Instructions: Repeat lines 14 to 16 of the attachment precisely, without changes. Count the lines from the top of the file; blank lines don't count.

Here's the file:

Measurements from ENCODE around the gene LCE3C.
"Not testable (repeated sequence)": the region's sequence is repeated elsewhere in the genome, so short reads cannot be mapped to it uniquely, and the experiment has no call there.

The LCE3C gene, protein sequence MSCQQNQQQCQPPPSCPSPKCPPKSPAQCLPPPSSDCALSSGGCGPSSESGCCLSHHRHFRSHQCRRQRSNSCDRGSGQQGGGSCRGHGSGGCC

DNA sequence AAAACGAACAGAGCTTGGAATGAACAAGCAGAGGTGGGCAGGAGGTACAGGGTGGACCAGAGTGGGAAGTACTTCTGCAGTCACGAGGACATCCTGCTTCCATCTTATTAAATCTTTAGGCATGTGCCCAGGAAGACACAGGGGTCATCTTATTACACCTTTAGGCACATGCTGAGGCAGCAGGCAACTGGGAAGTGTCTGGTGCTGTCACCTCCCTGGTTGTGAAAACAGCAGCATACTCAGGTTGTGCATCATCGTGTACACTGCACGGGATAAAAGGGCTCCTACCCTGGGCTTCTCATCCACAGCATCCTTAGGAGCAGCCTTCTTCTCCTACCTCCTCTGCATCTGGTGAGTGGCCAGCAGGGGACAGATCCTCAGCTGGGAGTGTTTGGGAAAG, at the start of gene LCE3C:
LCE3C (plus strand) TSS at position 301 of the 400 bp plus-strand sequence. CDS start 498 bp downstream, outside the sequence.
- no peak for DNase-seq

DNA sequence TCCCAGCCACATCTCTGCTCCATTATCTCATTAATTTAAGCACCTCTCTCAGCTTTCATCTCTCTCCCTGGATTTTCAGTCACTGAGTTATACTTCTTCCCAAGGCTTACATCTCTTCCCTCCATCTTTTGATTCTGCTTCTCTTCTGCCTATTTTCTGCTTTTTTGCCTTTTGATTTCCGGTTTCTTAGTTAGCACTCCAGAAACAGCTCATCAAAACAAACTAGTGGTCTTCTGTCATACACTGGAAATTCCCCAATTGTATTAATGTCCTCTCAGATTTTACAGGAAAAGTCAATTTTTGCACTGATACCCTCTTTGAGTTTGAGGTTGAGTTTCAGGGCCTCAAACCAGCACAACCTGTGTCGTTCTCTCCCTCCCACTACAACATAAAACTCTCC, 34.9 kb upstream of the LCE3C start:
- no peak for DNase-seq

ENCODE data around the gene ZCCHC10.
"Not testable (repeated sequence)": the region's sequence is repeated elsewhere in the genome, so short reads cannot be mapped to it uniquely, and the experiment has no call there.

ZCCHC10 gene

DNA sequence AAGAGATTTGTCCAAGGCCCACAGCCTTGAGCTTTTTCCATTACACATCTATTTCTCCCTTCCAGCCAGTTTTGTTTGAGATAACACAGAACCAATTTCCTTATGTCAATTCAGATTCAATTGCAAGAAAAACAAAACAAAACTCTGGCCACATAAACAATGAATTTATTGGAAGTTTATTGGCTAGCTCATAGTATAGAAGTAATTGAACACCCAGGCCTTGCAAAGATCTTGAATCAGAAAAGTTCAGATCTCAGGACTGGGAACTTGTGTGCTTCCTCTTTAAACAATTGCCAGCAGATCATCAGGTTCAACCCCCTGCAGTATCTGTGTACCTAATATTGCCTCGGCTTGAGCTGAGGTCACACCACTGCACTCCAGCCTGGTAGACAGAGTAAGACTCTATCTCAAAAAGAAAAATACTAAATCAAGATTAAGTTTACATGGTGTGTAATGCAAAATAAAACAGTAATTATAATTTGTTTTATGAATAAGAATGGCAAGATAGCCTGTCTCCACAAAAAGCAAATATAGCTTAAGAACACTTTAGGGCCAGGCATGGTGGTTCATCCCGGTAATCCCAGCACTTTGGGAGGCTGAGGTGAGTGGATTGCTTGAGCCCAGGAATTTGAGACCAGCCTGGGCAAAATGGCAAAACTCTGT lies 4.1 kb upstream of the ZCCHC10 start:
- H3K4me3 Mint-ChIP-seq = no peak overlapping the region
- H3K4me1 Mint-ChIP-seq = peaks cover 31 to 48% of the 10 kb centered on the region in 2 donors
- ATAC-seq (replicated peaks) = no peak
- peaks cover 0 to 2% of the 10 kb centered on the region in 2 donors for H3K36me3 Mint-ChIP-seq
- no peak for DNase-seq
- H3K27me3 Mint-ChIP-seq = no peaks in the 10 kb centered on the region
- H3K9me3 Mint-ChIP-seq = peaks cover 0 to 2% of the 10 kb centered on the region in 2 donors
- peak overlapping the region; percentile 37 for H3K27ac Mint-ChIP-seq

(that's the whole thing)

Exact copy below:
- H3K4me1 Mint-ChIP-seq = peaks cover 31 to 48% of the 10 kb centered on the region in 2 donors
- ATAC-seq (replicated peaks) = no peak
- peaks cover 0 to 2% of the 10 kb centered on the region in 2 donors for H3K36me3 Mint-ChIP-seq